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HOME > > Ask the Slot Expert: Are real slot machines gone forever and only video game machines are the future?

Ask the Slot Expert: Are real slot machines gone forever and only video game machines are the future?

9 September 2020

By John Robison, Slot Expert™

Question: Are real slot machines gone forever and only video game machines are the future?

Answer: When you enter any casino today, you see a sea of video slot machines as far as the eye can see. It may seem like real reel slot machines are gone, but many (most) casinos still have some on their slot floors. I'd guess that video was about 10% of the slot floor around the turn of the century. Twenty years on, traditional reel-spinning machines are maybe 5% of the slot floor with video taking up the remaining 95%.

Casinos still have reel-spinning slots, but you may have to go on a scavenger hunt through the casino floor to find them. This may not help, but one place you can usually find some is in the high limit room. The locals casinos that I visit have dollar reel-spinners in their high limit rooms. You probably won't find any dollar machines in the high limit rooms in the casinos on the strip, though. Years and years (and years) ago I expected to find $5 and $10 machines only in high limit rooms and I was surprised to see them on the main slot floor at Bellagio. The definition of high limit depends on your clientele.

I remember some of the tricks that manufacturers used to try to make their reel-spinning machines as entertaining as the video slots. These are tricks such as reels that spin in different directions, reels that light up, and special glass that displays animations in front of the reels.

Moving parts tend to wear out and break. Reel-spinning machines have spinning reels (duh!) and stepper motors to spin the reels and stop them at the precise location to display the result of a spin. Video slots have no moving parts to display their results.

That is not to say that video displays never have problems. You used to frequently see image burn-in on older machines. You don't see it as much today because machines go into attract or demo mode when they're not being played, so machines aren't sitting there displaying a static image for hours and hours.

Still I sometimes see new machines with image burn-in. The most extreme case I've seen was on a machine that started as a Monopoly-themed game in Scientific Games's huge TwinStar cabinet with a 75-inch ultra-high-definition, 4K display (I copied that from SG's website). After a few months, the machine was converted to another game theme. All it usually takes to convert a machine is changing some chips and maybe some graphics on the cabinet -- and some paperwork for the gaming commission. After this machine was coverted, you could still see the ghost of some of the images from the Monopoly game in the duller pixels on the display.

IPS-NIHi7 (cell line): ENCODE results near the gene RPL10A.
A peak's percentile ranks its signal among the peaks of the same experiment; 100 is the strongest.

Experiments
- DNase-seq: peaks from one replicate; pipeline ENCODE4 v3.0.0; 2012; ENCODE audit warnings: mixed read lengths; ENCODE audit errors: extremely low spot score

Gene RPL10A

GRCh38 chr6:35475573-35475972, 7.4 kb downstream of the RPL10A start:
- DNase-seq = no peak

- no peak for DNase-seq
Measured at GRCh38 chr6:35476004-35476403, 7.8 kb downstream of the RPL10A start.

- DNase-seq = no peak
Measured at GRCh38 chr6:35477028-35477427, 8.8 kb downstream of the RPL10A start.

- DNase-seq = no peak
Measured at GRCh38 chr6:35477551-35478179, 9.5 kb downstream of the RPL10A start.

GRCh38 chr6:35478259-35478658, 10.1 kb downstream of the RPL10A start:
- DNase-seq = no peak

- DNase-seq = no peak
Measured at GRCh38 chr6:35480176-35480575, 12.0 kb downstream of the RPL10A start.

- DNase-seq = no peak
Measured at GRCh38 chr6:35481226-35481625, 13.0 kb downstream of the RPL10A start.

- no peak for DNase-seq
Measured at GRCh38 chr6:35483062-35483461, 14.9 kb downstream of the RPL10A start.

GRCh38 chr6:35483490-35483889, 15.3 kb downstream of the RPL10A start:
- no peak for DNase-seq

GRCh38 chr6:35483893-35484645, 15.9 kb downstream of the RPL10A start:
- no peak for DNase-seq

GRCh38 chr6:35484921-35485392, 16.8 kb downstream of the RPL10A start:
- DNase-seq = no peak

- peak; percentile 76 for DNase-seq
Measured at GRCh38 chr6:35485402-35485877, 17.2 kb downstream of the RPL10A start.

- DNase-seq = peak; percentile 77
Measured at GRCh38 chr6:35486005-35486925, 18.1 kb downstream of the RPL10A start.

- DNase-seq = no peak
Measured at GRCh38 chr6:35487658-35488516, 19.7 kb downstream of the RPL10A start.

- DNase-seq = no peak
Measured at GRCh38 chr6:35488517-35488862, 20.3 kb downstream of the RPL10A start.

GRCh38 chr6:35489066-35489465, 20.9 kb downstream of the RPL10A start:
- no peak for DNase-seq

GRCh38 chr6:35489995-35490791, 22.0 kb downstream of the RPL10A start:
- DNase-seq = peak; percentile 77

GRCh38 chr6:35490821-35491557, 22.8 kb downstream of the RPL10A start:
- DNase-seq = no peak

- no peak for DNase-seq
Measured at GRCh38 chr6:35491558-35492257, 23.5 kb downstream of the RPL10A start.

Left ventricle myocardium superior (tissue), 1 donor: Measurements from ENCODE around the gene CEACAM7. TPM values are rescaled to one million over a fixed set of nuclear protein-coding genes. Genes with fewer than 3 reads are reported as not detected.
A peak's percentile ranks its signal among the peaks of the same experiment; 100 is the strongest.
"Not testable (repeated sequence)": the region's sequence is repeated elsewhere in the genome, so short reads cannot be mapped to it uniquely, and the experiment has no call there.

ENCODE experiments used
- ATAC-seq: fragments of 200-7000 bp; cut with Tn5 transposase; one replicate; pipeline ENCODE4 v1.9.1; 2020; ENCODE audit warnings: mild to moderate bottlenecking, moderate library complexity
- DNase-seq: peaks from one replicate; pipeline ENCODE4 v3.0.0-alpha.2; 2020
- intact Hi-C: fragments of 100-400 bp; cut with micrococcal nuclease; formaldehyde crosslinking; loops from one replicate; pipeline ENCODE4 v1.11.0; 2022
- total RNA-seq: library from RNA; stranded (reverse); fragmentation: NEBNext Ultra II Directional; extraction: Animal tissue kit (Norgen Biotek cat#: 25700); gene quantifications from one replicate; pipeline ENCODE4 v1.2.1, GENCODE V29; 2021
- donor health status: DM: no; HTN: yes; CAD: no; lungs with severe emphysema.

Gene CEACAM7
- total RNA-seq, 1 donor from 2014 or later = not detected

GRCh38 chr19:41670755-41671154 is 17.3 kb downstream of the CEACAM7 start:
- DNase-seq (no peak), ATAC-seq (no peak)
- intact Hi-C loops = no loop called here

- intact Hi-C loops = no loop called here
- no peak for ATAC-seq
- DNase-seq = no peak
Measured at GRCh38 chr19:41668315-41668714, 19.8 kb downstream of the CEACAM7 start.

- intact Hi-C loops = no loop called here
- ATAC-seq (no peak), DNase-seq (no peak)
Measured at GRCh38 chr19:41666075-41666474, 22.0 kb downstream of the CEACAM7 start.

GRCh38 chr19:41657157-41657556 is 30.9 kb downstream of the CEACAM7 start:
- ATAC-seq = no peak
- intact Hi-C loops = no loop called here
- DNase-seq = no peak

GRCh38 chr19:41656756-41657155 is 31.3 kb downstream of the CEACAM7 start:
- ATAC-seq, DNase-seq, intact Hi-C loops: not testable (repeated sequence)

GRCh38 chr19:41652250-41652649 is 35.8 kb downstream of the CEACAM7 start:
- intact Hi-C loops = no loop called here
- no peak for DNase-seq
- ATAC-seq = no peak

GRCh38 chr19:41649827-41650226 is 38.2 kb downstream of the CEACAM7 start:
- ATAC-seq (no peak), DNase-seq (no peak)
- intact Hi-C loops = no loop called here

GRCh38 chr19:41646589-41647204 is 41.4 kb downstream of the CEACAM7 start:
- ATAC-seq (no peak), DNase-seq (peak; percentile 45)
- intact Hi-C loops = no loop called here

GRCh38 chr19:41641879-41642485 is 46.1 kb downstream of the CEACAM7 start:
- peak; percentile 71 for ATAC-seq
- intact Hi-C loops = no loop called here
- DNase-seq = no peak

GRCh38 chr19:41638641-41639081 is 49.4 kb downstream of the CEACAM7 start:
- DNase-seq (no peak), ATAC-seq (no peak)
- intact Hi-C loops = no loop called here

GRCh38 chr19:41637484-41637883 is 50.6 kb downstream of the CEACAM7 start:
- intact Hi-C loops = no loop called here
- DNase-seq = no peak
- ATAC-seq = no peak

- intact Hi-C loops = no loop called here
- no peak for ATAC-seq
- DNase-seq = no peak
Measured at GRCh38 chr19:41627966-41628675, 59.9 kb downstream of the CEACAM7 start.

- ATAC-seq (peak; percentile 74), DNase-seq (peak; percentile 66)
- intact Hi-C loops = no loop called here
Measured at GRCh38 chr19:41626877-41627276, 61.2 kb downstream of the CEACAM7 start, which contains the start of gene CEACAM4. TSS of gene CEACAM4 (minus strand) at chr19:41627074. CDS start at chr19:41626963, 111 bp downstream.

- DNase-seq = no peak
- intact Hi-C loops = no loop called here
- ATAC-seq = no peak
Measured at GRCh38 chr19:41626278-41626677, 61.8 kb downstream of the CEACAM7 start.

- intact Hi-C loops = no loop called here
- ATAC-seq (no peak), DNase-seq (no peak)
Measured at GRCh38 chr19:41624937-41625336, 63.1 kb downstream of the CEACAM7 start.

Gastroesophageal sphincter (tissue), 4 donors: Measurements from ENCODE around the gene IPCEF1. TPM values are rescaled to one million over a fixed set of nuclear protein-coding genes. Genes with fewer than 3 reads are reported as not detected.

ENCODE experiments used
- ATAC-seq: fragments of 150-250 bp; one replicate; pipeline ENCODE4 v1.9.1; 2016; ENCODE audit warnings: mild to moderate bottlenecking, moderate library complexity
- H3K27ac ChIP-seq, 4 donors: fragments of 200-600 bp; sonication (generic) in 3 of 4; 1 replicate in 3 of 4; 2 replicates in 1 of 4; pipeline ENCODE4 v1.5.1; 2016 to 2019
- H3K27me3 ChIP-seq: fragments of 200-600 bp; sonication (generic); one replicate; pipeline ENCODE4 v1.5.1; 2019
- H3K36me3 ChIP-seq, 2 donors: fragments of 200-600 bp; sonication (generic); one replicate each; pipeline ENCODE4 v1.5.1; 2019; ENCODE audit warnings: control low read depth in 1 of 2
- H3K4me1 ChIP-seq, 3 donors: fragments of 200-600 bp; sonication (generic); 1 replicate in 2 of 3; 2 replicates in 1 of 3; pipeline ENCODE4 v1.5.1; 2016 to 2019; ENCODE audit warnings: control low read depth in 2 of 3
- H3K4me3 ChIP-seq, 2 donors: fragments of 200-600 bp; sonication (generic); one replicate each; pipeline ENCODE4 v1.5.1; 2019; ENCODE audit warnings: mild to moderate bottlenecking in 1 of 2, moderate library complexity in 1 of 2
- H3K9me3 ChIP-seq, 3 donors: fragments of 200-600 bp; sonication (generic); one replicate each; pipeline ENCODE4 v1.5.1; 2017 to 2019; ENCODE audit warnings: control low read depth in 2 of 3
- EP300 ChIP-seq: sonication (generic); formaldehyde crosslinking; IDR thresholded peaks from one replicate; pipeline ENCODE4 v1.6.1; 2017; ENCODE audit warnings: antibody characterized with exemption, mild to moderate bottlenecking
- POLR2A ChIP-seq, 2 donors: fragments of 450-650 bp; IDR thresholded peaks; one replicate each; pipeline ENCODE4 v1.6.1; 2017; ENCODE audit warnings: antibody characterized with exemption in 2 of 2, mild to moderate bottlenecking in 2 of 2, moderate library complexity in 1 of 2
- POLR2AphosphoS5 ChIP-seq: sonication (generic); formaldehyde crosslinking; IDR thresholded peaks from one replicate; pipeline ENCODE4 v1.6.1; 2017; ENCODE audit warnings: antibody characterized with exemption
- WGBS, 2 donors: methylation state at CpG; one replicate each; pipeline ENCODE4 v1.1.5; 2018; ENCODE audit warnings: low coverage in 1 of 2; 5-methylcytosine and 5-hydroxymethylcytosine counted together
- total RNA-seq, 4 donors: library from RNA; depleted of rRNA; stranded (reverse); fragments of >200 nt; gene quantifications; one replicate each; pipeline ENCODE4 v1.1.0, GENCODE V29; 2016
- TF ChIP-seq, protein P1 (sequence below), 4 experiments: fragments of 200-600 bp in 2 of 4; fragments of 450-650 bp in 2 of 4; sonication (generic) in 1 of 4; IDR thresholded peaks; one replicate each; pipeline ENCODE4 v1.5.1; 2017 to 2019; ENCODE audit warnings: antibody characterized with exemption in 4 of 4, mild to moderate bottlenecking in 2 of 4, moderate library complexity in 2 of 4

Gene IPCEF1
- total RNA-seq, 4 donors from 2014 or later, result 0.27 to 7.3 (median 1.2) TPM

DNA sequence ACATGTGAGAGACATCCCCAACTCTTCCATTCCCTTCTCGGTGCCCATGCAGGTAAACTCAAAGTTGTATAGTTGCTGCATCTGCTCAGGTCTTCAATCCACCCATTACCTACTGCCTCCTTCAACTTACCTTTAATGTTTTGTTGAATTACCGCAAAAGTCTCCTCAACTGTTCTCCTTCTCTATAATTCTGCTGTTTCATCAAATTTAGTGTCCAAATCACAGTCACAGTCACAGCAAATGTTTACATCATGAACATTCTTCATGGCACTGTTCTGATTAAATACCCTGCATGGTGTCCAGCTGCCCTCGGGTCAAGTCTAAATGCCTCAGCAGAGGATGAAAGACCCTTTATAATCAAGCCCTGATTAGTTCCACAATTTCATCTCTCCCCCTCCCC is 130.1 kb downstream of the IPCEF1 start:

We've all seen displays with interference lines or shimmering images, probably due to a bad power supply. And I'm sure we've all come across touchscreens that are out of alignment so the only way to select the icon you want is to touch the screen to the left or the right or above or below the icon. (I've recently found that using a stylus designed for capacitive touchscreens makes it easier to deal with mis-aligned touch screens.)

The strangest video defect I've seen on a monitor was on a video poker machine. The red elements on the cards had a black shadow line on their right sides (Ringing artifacts).

I was lucky enough to get a handpay on the machine. After being paid, I pointed out the flaw to the attendant. A couple of slot technicians came to check it out a few minutes later.

They verified that I wasn't seeing things and there was a difference between the crisp black elements and the black-shadowed red elements. They said they would see what they could do.

They came back after a while and told me there was nothing they can do. They said that the display could be used for 3D-like game titles and something to do with that capability was causing the shadow lines on the red elements. I'd guess also that the flaw wasn't affecting game play and I was probably the only one who saw it. If it wasn't something that they could fix with an adjustment, it wasn't worth replacing the monitor.

Speaking of adjusting monitors, there was one video poker machine I liked to play because it was in a quiet area and had absolutely no glare on the screen. The only problem with the machine was that the very bottom of the display was cut off, so it was difficult to read the messages displayed on the bottom like "Good luck, John" and "You have earned xxx points".

I flagged down a slot tech who was walking by and asked him if he could shrink the display so all of it could fit on the screen. He said that he could only move the display up and down, not shrink it. Futhermore, he said that he couldn't move the display up because that would cut off part of the paytable, which had to be fully displayed. At some point, someone was able to shrink the display a bit because the machine doesn't have the problem anymore.

Video is the future. The day isn't on the horizon yet, but at some point manufacturers will stop producing reel-spinning machines. If you want to play one of those machines, you'll have to search out the casinos that still have some of them the way some people do now for coin-operated machines.

Oh, one more thing. Depending on your jurisdiction, video may be the only type of machine allowed.

There's no reason that the exact same reel-spinning game (symbols, paytables and math) can't be played in a video version, but I will admit that it's more satisfying to see and hear three physical reels spin and click into place to reveal three jackpot symbols.

Your options for buffets in Las Vegas just became more limited. Wynn has closed its buffet again. Apparently people didn't like the restaurant-in-the-buffet procedure where you ordered from a server who would then bring you the food.